By David F. Rooney
Local teachers protested along Victoria Road at noon on Friday, September 5, eliciting numerous honks and waves of support from passing motorists. The teachers have been locked out and on strike since June and hope a BC Teachers’ Federation call for binding arbitration will bear fruit.
Binding arbitration was proposed by BC Teachers’ Federation President Jim Iker on Friday but received only a lukewarm response from Education Minister Peter Fassbender.
Arbitration is a quasi-judicial process through which labour disputes between management and labour, regarding the collective agreement, are resolved. An impartial third-party (an arbitrator or arbitration board) hears evidence presented by both the union and the employer on the issues in dispute, and hands down a decision which becomes a binding arbitration agreement. Please click here to learn more about arbitration in Canada.
According to CBC News quoted Fassbender said the government is “not prepared to say to someone else, ‘Well you make our decisions for us.’ I think the reality is that I’ve never been a fan of binding arbitration. I don’t think anyone in the labour relations field feels that that is a vehicle that really serves the interests of all parties.”
He said he hadn’t yet seen any details or the teachers union’s proposed preconditions for arbitration and until he does, he won’t make any “categorical statements” about whether the government will go for it.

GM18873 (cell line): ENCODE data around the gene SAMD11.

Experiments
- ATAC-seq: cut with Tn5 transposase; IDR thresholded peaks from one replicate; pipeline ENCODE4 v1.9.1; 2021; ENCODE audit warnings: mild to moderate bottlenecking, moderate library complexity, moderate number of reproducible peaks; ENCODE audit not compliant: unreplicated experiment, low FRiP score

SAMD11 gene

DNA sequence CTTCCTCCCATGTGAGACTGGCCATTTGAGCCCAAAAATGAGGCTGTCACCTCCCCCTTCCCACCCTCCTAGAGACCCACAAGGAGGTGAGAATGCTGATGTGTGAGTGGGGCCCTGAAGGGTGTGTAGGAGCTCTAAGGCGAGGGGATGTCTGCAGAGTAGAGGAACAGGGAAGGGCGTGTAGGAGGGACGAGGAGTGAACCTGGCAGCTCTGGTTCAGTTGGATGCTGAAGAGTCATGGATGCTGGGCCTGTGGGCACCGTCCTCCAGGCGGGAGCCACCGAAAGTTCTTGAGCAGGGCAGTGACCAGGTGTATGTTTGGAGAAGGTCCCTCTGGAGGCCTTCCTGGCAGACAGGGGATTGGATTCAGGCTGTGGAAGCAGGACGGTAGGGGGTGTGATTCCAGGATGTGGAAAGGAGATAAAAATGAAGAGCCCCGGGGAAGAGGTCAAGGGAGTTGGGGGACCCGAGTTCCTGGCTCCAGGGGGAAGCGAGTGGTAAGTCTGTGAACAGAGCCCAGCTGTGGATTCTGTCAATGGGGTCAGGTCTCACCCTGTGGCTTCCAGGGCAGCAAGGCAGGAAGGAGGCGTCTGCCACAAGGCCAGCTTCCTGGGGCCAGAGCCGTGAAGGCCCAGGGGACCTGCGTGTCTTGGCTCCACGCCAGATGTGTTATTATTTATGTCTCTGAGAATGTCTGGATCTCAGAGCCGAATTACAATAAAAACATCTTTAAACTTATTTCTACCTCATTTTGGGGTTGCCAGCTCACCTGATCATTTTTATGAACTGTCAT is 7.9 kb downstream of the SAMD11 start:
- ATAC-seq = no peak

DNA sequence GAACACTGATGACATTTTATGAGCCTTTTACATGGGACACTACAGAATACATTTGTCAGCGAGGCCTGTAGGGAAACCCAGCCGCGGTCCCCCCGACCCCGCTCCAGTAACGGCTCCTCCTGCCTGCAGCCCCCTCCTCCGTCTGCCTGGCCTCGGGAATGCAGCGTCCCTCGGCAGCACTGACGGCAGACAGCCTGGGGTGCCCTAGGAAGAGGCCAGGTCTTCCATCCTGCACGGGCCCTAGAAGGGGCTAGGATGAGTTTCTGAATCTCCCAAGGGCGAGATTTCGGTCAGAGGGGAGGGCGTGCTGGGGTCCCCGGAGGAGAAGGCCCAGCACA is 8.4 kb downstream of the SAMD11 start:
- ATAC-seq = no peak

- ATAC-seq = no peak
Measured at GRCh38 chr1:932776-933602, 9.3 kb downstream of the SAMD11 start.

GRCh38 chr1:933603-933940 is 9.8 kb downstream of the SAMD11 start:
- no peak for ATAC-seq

“Until we see some details, it’s very difficult for me to comment beyond that,” he said.
Teachers, however, are in favour of it.
“I support binding arbitration because it might help bring more funding into public education,” said RSS teacher Jeff Wilson as he walked with his placard.
Like the dozens of other educators who waved at passersby on Friday, Wilson is anxious to return to the classroom. “We need to do whatever is possible [to reach an agreement],” he said.
Like the dozens of other educators who waved at passersby on Friday, Wilson is anxious to return to the classroom. “We need to do whatever is possible “to reach an agreement),” he said.
Wilson also noted that MLA Norm Macdonald’s column in support of teachers could not have come at a better time. The strike is stressing all teachers financially and some are looking at teaching jobs in the Yukon and elsewhere so hearing a supportive voice was truly welcomed by all teachers.
RSS math teacher Lida Carey echoed her colleague.
“I think it’s the best way to end the impasse,” she said. “I like to think they’ll go for it.”
That could well happen. The longer this strike drags on and the more the BC Liberals are perceived as being the ones perpetuating the strike the less patience the public will have with the government.